142. Letter From Chairman of the Council of Ministers of the Soviet Union Kosygin to President Nixon1

Dear Mr. President,

We have carefully studied your letter of March 6, 1970.2 We have also received an appeal from Prince Souvanna Phouma with a proposal on conducting consultations between the States which signed the 1962 Geneva Agreements on Laos.

My colleagues and I are perturbed by the situation in Laos, which has lately become aggravated. And we, for our part, have pondered over the causes of this aggravation and over what measures could be undertaken to restore peace and tranquility to the territory of Laos.

I should not like, at this time, to go into the background of the present events in Laos, since this would hardly erase the differences that exist in the way our two sides appraise what is happening in that country.

The situation in Laos, as is quite obvious, is directly connected with the general situation on the Indo-Chinese peninsula. The cessation of the war in Viet-Nam and a political settlement would facilitate the restoration of peace in Laos as well.

To speak, in the present situation, about consultations between the States Parties to the 1962 Convention on Laos is, in our view, completely unrealistic. Do you think it possible to consider the situation appropriate for such consultations when the United States continues the war in Viet-Nam and expands armed intervention in Laos? Moreover, the coalition government created in Viet-Nam in accordance with the 1962 Geneva Agreements, in view of the actions of the right-wing forces, has been paralyzed.

It is precisely those right-wing forces which, supported by the American Airforce and actively using special troops under American command, carried out in September of last year attacks in the Kuvshinov [?]3 Valley area, which for a long period of time was under the control of the Pathet-Lao and left-wing neutralists. Patriotic forces took measures to return to their previous positions.

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The matter of restoring peace in Laos should, obviously, begin with consultations between the political forces of Laos. The other day the Central Committee of the Patriotic Front of Laos proposed a concrete and, it seems to us, a highly realistic five-point program for a settlement. As a result of this program, peace would be restored in Laos if all countries respect the sovereignty, independence, neutrality, unity and territorial integrity of the Kingdom of Laos, in accordance with the provisions of the 1962 Geneva Agreements on Laos, the cessation of U.S. intervention in Laotian affairs, including the bombing of Laotian territory, the non-participation of Laos in military alliances with other countries and the banning of foreign troops and bases in Laos, respect for the throne, the holding of general, free and democratic elections to the National Assembly and the formation of a democratic government of national unity, the holding during the period from the restoration of peace to the general elections of a political consultative conference with the participation of representatives of the interested parties of Laos for settling all the affairs of the country and forming a temporary coalition government, the uniting of Laos through consultation between the Laotian parties on the basis of the principal of equality and national consent. But, first of all, as set forth in the above-mentioned statement of the Central Committee of the Patriotic Front of Laos, it is essential that the U.S.A. put an end, in the near future, to the escalation of the war and completely and unconditionally cease the bombing of the territory of Laos—only thus can conditions be created which will permit the interested Laotian parties to meet with each other.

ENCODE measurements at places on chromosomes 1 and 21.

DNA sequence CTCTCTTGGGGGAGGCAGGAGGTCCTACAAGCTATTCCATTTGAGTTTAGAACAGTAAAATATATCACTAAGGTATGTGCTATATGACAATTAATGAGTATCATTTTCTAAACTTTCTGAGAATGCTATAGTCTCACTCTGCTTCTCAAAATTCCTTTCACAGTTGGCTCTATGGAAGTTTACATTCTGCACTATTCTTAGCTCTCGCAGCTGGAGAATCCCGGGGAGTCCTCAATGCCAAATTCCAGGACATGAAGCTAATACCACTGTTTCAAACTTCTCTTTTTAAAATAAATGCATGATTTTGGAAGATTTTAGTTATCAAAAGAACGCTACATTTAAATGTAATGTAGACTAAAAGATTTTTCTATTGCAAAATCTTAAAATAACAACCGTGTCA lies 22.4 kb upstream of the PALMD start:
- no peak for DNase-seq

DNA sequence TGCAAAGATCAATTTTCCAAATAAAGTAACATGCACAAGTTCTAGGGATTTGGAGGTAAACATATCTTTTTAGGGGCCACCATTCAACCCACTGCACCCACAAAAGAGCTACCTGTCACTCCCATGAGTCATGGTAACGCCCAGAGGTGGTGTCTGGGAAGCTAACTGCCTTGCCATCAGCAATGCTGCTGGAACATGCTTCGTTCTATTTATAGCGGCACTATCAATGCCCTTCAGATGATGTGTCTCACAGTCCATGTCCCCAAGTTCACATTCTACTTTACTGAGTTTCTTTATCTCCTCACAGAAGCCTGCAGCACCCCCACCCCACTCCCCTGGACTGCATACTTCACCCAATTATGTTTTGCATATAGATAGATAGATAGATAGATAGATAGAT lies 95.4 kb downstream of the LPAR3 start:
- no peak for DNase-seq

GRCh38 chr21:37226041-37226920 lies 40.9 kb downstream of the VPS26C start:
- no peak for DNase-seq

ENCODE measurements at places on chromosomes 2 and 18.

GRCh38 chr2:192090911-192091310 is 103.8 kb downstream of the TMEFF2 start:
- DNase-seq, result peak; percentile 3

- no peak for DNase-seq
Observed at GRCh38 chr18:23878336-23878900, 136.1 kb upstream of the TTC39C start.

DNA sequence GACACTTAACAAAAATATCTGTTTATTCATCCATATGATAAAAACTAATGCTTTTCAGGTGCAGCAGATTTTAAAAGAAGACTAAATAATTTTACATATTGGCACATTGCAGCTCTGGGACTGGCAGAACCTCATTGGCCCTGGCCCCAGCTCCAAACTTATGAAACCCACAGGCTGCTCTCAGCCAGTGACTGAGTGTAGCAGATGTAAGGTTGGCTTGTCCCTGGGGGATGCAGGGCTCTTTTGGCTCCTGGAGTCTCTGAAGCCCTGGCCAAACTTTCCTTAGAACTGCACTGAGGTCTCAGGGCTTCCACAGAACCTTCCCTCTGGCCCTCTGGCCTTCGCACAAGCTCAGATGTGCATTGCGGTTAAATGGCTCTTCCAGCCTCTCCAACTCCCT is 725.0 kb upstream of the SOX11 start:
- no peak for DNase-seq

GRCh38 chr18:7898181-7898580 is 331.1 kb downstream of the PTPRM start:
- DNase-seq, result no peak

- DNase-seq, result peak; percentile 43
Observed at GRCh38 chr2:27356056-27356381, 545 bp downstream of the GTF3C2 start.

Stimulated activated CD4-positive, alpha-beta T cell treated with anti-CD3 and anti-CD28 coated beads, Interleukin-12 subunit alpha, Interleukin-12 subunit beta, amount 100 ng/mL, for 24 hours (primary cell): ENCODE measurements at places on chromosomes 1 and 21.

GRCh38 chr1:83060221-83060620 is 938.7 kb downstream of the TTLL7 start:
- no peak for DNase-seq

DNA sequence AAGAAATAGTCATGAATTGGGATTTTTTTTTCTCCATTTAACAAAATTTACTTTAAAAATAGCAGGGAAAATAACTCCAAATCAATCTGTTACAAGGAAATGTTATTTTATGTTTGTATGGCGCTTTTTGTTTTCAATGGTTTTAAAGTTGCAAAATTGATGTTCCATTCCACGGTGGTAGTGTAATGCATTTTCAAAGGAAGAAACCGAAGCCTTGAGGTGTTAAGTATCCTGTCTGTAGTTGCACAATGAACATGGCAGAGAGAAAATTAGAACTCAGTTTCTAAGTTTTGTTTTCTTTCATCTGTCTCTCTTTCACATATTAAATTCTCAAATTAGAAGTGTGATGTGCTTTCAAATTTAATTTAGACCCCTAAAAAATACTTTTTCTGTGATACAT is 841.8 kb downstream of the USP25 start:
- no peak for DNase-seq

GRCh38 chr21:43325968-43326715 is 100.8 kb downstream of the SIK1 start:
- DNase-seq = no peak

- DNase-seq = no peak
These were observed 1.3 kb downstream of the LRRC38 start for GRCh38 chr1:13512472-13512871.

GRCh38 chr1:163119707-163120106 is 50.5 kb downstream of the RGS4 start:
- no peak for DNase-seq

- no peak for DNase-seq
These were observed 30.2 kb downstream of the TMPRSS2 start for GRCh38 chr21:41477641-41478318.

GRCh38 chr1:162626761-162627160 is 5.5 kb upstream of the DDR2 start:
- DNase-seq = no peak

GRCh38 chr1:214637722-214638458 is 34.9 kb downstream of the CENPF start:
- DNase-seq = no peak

Thus, it is a question of the necessity, first of all, of the cessation of American intervention in the affairs of Laos, and of Vientiane maintaining a position of neutrality, as stipulated by the Geneva Agreements.

We welcome the planned contacts between Prince Souvanna Phouma and Prince Souphanouvong and consider that this is exactly the path which, in the event of the cessation of American intervention, will permit ensuring a détente in Laos and create the necessary conditions for a political settlement in that country.

As for the Soviet Government, it will, for its part, henceforth undertake efforts directed toward the cessation of military activities in Laos and toward the creation of conditions that will enable that country to develop along the path of peace, independence and neutrality.


A. Kosygin 4
  1. Source: National Archives, Nixon Presidential Materials, NSC Files, Box 765, Presidential Correspondence, USSR, Kosygin. Confidential. Translated by the Department’s Division of Language Services.
  2. Document 139.
  3. Brackets in the source text.
  4. Printed from a copy that indicates Kosygin signed the original.